MSM has been used in a number of combination therapies with positive results. Supplementation with glucosamine, chondroitin sulfate, MSM, guava leaf extract, and Vitamin D improved physical function in patients with knee osteoarthritis based on the Japanese Knee OA Measure 90. A GCM supplement was successful in increasing functional ability and joint mobility 76. MSM in combination with boswellic acid was also shown to improve knee joint function as assessed through the Lequesne Index 91. MSM with arginine l-α-ketoglutarate, hydrolyzed Type I collagen, and bromelain taken for three months daily post-rotator cuff repair improved repair integrity without affecting objective functional outcomes 92.

Other studies exploring the uses of MSM in combination therapies failed to show significant improvements. In humans, MSM and boswellic acid reduced the need for anti-inflammatory drugs but was not more effective than the placebo as a treatment for gonarthrosis 93. However, when a GCM combination supplement was administered in addition to dietary and exercise interventions, no significant improvements were noted when compared to the non-supplemented group 94.

Subjects with lower back pain undergoing conventional physical therapy with supplementation of a glucosamine complex containing MSM reported an improvement in their quality of life 95. A 2011 systematic review of GCM supplements as a treatment for spinal degenerative joint disease and degenerative disc disease failed to come to a conclusion on efficacy due to the scarcity of quality literature 96.

To Reduce Muscle Soreness Associated with Exercise

Prolonged strenuous exercise can result in muscle soreness caused by microtrauma to muscles and surrounding connective tissue leading to a local inflammatory response 97. MSM is alluded to be an effective agent against muscle soreness because of its anti-inflammatory effects as well as its possible sulfur contribution to connective tissue. Endurance exercise-induced muscle damage was reduced with MSM supplementation, as measured by creatine kinase 98. Pre-treatment with MSM reduced muscle soreness following strenuous resistance exercises 99 and endurance exercise 100.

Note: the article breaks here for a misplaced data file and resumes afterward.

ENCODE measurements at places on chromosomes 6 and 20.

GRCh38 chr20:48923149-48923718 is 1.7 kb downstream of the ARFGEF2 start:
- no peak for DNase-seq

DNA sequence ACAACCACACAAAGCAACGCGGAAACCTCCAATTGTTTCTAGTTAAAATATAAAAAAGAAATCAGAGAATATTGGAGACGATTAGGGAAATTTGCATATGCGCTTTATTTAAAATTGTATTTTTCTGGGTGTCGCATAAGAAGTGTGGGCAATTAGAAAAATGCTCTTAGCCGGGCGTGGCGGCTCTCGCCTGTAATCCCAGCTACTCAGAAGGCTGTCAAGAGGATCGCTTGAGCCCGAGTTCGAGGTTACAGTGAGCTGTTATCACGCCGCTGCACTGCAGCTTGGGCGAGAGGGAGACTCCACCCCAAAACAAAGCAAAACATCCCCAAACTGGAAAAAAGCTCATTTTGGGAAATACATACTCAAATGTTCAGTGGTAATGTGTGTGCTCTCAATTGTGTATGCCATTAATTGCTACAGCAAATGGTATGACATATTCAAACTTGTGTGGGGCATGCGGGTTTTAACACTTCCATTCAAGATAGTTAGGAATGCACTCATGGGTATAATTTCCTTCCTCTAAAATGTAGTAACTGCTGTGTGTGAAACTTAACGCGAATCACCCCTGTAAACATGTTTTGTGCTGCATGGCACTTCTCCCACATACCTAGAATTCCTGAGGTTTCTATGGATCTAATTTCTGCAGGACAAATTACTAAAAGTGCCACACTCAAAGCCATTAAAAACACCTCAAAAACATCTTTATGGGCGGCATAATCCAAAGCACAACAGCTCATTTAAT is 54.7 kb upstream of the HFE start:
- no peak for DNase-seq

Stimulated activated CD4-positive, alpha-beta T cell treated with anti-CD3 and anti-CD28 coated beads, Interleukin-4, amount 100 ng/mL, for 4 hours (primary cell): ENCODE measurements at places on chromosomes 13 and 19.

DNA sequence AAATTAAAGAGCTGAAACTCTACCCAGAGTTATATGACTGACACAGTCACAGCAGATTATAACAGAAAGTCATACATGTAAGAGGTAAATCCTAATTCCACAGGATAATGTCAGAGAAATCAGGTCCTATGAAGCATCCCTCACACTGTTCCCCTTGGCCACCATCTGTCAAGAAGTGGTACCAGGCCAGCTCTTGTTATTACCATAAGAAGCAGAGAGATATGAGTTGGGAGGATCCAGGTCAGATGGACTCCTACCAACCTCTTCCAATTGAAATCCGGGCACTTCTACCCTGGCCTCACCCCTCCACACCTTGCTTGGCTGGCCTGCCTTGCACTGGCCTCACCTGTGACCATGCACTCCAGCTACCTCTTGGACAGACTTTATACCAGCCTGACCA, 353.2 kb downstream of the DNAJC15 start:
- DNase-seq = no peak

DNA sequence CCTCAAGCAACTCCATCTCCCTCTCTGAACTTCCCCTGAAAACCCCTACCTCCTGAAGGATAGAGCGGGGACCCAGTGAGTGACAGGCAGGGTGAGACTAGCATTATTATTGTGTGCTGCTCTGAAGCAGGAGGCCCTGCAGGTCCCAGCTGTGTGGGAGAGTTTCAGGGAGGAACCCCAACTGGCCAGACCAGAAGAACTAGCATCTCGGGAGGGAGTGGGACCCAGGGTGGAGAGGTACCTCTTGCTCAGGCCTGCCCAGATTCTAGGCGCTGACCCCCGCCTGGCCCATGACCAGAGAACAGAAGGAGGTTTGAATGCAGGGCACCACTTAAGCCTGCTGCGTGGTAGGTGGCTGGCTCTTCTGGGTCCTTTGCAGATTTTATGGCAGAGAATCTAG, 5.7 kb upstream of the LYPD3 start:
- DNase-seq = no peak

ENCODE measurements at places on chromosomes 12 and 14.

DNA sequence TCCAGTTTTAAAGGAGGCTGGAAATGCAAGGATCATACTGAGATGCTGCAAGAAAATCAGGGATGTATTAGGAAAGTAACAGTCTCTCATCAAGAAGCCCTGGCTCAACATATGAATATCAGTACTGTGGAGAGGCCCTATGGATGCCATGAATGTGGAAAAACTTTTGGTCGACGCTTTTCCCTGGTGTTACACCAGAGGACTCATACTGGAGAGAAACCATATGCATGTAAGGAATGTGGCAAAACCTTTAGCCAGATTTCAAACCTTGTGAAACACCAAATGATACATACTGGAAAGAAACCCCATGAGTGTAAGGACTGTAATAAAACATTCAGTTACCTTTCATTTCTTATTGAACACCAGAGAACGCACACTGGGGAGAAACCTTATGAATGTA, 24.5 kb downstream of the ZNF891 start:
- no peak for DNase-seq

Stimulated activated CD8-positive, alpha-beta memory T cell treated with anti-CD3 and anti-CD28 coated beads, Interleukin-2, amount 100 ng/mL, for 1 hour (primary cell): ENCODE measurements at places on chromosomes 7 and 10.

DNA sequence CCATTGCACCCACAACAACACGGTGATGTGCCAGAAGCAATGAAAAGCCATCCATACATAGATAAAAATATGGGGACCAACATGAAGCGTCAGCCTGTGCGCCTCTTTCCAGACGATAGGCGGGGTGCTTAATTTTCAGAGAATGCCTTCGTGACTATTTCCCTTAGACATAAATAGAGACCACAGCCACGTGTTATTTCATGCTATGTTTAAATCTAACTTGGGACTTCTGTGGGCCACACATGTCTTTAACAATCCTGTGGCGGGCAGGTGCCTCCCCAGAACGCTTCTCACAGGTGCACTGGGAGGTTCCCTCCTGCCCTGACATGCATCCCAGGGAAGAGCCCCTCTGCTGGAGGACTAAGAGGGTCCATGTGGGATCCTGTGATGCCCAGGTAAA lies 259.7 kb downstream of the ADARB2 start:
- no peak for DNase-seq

MSM supplement side effects

MSM appears to be well-tolerated and safe. Only minor side effects are associated with MSM in humans including allergy, upset stomach, and skin rashes 57.

A number of toxicity studies have been conducted in an array of animals including rats 101, mice 102 and dogs 103. In a preliminary toxicity study report, a single mortality was reported in a female rat given an oral aqueous dose of 15.4 g/kg after two days; however, a post-mortem necropsy examination showed no gross pathological alterations. Other technical reports indicate that mild skin and eye irritation have been observed when MSM is applied topically. Nonetheless, under the Food and Drug Administration (FDA) GRAS notification, MSM is considered safe at dosages under 4845.6 mg/day 104.

MSM and Alcohol

Much anecdotal evidence from web forums and videos exists regarding chronic MSM use and increased sensitivity to alcohol. Since other sulfur containing molecules, such as disulfiram, are used to combat alcoholism by causing adverse reactions when consuming alcohol 105, it is worth mentioning there have been no studies to date examining the effects of MSM usage on alcohol metabolism or addiction pathways. As mentioned previously, MSM readily crosses the blood brain barrier and becomes evenly distributed throughout the brain 106; however, studies have not focused on the metabolic effects on the different neural pathways. Further studies are needed to assess the safety of MSM use with recreational alcohol use.

  1. Hendler SS, Rorvik D (editors). PDR for Nutritional Supplements. 1st Edition. Montvale: Thomson Healthcare, 2001:93-96.[]
  2. Sawitzke AD, Shi H, Finco MF, et al. The Effect of Glucosamine and/or Chondroitin Sulfate on the Progression of Knee Osteoarthritis: A Report from the Glucosamine/Chondroitin Arthritis Intervention Trial. Arthritis & Rheumatism, 2008; 58(10):3183–3191.[]
  3. Singh JA, Noorbaloochi S, MacDonald R, Maxwell LJ. Chondroitin for osteoarthritis. Cochrane Database of Systematic Reviews 2015, Issue 1. Art. No.: CD005614. DOI: 10.1002/14651858.CD005614.pub2.[]
  4. Gabriel SE, Crowson CS, O’Fallon WM. Costs of osteoarthritis: estimates from a geographically defined population. Journal of Rheumatology 1995;22(Suppl 43):23-5.[]
  5. Felson DT. The epidemiology of knee osteoarthritis: results from the Framingham Osteoarthritis Study. Seminars in Arthritis and Rheumatism 1990;20(3(Suppl 1[]
  6. Felson DT. Epidemiology of knee and hip osteoarthritis. Epidemiologic Reviews 1988;10:1-28.[]
  7. Altman R, Alarcon G, Appelrouth D, Bloch D, Borenstein D, Brandt K, et al. The American College of Rheumatology criteria for the classification and reporting of osteoarthritis of the hand. Arthritis and Rheumatism 1990;33(11):1601-10.[]
  8. Solomon L. Clinical features of osteoarthritis. In: Ruddy S, Harris ED, Sledge CB editor(s). Kelly’s Textbook of Rheumatology. 6th Edition. Vol. 2, Philadelphia: WB Saunders Company, 2001:1409-18.[][]